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Construction Materials Prices Stable
Despite Growing Energy Costs






The producer price index for construction inputs - raw materials used in construction projects, and commonly used industry essentials like diesel fuel - increased 2 percent year-over-year in July, though the index remained flat from June to July. A 21.6 percent year-over-year increase in crude energy prices was offset by declines in other categories, including softwood lumber, and nonferrous wire and cable (pictured).


Construction materials prices remained stable from June to July but are up 2.0 percent compared to July 2012, according to the latest Producer Price Index (PPI) release by the U.S. Labor Department. Nonresidential construction materials prices were down 0.1 percent for the month and are 1.8 percent higher than one year ago.

"According to [July's] Producer Price Index report, nonresidential construction materials remained well behaved, with aggregate price levels falling 0.1 percent in July and inputs to nonresidential construction increasing less than 2 percent during the past year. Input price inflation is rarely so well contained," said Associated Builders and Contractors' chief economist Anirban Basu.

Within the seemingly stable report, however, volatility lurks. Crude energy prices climbed 4 percent in July, and crude petroleum prices jumped 10.6 percent. Year over year, crude energy prices are up 21.6 percent. Prices for plumbing fixtures and fittings increased 2.1 percent from June and are up 3.1 percent annually, and prices for prepared asphalt, tar roofing and siding rose 2 percent for the month and are 4.7 percent higher than the same time last year. Prices for concrete products were 0.5 percent higher for the month and are up 3.3 percent compared to last year.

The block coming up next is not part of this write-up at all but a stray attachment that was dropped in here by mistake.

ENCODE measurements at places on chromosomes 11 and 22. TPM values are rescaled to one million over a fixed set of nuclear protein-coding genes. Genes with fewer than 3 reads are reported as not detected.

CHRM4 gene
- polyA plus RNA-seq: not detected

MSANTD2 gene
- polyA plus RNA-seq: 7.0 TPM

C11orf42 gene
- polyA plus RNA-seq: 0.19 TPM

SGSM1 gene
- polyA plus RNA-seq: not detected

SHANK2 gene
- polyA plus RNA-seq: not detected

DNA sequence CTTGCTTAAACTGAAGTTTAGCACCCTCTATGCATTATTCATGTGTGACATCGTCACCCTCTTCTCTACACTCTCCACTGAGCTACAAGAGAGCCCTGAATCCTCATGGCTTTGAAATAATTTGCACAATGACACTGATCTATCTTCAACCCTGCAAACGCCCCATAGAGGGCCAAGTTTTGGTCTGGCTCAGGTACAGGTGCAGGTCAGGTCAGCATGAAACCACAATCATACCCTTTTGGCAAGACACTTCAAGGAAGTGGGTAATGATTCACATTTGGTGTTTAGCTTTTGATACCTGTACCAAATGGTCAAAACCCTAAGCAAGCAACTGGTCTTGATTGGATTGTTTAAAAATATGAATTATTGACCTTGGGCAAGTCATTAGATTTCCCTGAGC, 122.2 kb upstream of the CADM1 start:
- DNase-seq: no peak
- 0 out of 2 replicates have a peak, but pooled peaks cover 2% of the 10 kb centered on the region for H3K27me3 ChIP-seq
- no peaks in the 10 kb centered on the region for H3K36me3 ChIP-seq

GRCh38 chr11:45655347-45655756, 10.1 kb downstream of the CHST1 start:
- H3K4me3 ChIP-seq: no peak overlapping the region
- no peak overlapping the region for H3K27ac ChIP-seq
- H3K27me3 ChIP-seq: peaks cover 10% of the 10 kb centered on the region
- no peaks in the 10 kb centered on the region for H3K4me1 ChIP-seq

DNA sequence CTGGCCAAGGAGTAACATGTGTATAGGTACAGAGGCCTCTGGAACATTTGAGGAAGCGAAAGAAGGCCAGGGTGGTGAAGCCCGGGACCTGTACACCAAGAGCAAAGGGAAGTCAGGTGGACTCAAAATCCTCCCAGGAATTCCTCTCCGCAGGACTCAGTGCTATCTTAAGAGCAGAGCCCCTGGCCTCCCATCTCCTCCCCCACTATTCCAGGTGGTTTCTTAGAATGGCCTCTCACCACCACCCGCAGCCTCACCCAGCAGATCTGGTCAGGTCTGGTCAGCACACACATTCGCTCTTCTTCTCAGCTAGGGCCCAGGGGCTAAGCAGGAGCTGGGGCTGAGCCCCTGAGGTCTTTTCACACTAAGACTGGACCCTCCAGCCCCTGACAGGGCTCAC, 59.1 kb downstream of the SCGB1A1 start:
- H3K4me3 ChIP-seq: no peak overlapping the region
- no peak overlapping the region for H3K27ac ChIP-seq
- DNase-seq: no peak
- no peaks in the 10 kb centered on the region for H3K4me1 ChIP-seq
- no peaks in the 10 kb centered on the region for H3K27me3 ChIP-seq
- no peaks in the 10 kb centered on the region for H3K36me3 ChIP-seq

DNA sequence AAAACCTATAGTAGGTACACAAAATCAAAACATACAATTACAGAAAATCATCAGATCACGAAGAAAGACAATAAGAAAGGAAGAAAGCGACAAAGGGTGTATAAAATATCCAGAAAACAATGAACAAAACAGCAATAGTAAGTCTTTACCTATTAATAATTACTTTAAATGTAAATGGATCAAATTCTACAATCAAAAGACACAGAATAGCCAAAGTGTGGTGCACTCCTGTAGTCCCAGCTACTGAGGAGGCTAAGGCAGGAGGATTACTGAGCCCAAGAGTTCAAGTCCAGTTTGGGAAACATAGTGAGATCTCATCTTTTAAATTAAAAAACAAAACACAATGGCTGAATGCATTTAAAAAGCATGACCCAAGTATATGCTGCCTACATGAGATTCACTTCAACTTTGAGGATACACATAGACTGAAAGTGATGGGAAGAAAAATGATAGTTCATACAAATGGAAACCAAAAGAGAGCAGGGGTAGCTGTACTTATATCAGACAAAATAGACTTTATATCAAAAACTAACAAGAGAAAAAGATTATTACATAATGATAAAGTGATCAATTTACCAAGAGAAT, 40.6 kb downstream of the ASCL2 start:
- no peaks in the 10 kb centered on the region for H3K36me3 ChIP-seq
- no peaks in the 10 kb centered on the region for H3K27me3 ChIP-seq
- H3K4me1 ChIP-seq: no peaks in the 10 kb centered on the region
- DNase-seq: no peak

"For contractors, the implication is that not all materials prices are well behaved," Basu said.

Key construction inputs that did not experience price increases for the month include fabricated structural metal products, which were unchanged and have been flat on a year-over-year basis.

Softwood lumber prices slipped for the third straight month, down 0.5 percent in July, but are still 9.9 percent higher than one year ago. Nonferrous wire and cable prices fell 1.1 percent for the month and are down 3.9 percent from July 2012.

"Prices fell in certain categories, including softwood lumber and nonferrous wire and cable. Those declines help explain the flat overall PPI number for the month, but do not change the fact that materials prices remain more volatile than they might appear at first glance."








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October 17, 2019, 9:09 am PDT

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